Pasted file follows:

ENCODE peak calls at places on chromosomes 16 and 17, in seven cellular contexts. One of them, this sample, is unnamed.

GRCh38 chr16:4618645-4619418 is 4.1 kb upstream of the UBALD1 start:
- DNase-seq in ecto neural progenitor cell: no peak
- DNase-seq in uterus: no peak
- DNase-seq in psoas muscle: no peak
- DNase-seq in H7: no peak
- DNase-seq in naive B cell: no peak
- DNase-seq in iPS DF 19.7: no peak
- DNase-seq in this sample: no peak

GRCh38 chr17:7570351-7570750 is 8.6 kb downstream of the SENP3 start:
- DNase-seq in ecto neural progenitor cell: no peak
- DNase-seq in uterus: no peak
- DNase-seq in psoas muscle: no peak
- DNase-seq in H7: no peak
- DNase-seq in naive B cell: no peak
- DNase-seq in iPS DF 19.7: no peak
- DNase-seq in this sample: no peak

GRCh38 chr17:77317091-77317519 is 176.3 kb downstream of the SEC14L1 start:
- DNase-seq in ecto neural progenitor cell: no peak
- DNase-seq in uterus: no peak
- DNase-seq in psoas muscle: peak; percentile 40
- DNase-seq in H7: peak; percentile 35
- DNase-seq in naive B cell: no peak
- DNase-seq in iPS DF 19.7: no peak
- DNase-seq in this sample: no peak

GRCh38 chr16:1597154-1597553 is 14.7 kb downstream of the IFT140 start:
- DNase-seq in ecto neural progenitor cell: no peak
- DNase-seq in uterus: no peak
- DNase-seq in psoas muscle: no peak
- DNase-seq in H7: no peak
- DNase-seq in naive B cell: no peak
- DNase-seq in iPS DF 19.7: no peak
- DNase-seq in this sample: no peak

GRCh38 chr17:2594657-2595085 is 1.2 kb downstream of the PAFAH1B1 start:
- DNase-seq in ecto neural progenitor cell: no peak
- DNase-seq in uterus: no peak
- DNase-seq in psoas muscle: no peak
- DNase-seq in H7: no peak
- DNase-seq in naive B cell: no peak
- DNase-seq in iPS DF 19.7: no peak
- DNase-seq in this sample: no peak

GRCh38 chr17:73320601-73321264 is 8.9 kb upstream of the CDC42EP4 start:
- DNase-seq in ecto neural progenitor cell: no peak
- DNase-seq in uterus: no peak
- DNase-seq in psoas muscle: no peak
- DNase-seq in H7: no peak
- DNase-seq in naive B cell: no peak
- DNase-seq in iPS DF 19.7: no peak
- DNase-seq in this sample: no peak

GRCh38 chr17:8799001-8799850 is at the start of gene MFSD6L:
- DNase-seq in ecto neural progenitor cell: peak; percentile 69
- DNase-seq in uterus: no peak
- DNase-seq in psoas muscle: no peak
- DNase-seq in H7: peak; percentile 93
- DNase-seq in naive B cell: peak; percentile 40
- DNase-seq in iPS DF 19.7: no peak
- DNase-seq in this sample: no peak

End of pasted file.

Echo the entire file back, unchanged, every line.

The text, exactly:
ENCODE peak calls at places on chromosomes 16 and 17, in seven cellular contexts. One of them, this sample, is unnamed.

GRCh38 chr16:4618645-4619418 is 4.1 kb upstream of the UBALD1 start:
- DNase-seq in ecto neural progenitor cell: no peak
- DNase-seq in uterus: no peak
- DNase-seq in psoas muscle: no peak
- DNase-seq in H7: no peak
- DNase-seq in naive B cell: no peak
- DNase-seq in iPS DF 19.7: no peak
- DNase-seq in this sample: no peak

GRCh38 chr17:7570351-7570750 is 8.6 kb downstream of the SENP3 start:
- DNase-seq in ecto neural progenitor cell: no peak
- DNase-seq in uterus: no peak
- DNase-seq in psoas muscle: no peak
- DNase-seq in H7: no peak
- DNase-seq in naive B cell: no peak
- DNase-seq in iPS DF 19.7: no peak
- DNase-seq in this sample: no peak

GRCh38 chr17:77317091-77317519 is 176.3 kb downstream of the SEC14L1 start:
- DNase-seq in ecto neural progenitor cell: no peak
- DNase-seq in uterus: no peak
- DNase-seq in psoas muscle: peak; percentile 40
- DNase-seq in H7: peak; percentile 35
- DNase-seq in naive B cell: no peak
- DNase-seq in iPS DF 19.7: no peak
- DNase-seq in this sample: no peak

GRCh38 chr16:1597154-1597553 is 14.7 kb downstream of the IFT140 start:
- DNase-seq in ecto neural progenitor cell: no peak
- DNase-seq in uterus: no peak
- DNase-seq in psoas muscle: no peak
- DNase-seq in H7: no peak
- DNase-seq in naive B cell: no peak
- DNase-seq in iPS DF 19.7: no peak
- DNase-seq in this sample: no peak

GRCh38 chr17:2594657-2595085 is 1.2 kb downstream of the PAFAH1B1 start:
- DNase-seq in ecto neural progenitor cell: no peak
- DNase-seq in uterus: no peak
- DNase-seq in psoas muscle: no peak
- DNase-seq in H7: no peak
- DNase-seq in naive B cell: no peak
- DNase-seq in iPS DF 19.7: no peak
- DNase-seq in this sample: no peak

GRCh38 chr17:73320601-73321264 is 8.9 kb upstream of the CDC42EP4 start:
- DNase-seq in ecto neural progenitor cell: no peak
- DNase-seq in uterus: no peak
- DNase-seq in psoas muscle: no peak
- DNase-seq in H7: no peak
- DNase-seq in naive B cell: no peak
- DNase-seq in iPS DF 19.7: no peak
- DNase-seq in this sample: no peak

GRCh38 chr17:8799001-8799850 is at the start of gene MFSD6L:
- DNase-seq in ecto neural progenitor cell: peak; percentile 69
- DNase-seq in uterus: no peak
- DNase-seq in psoas muscle: no peak
- DNase-seq in H7: peak; percentile 93
- DNase-seq in naive B cell: peak; percentile 40
- DNase-seq in iPS DF 19.7: no peak
- DNase-seq in this sample: no peak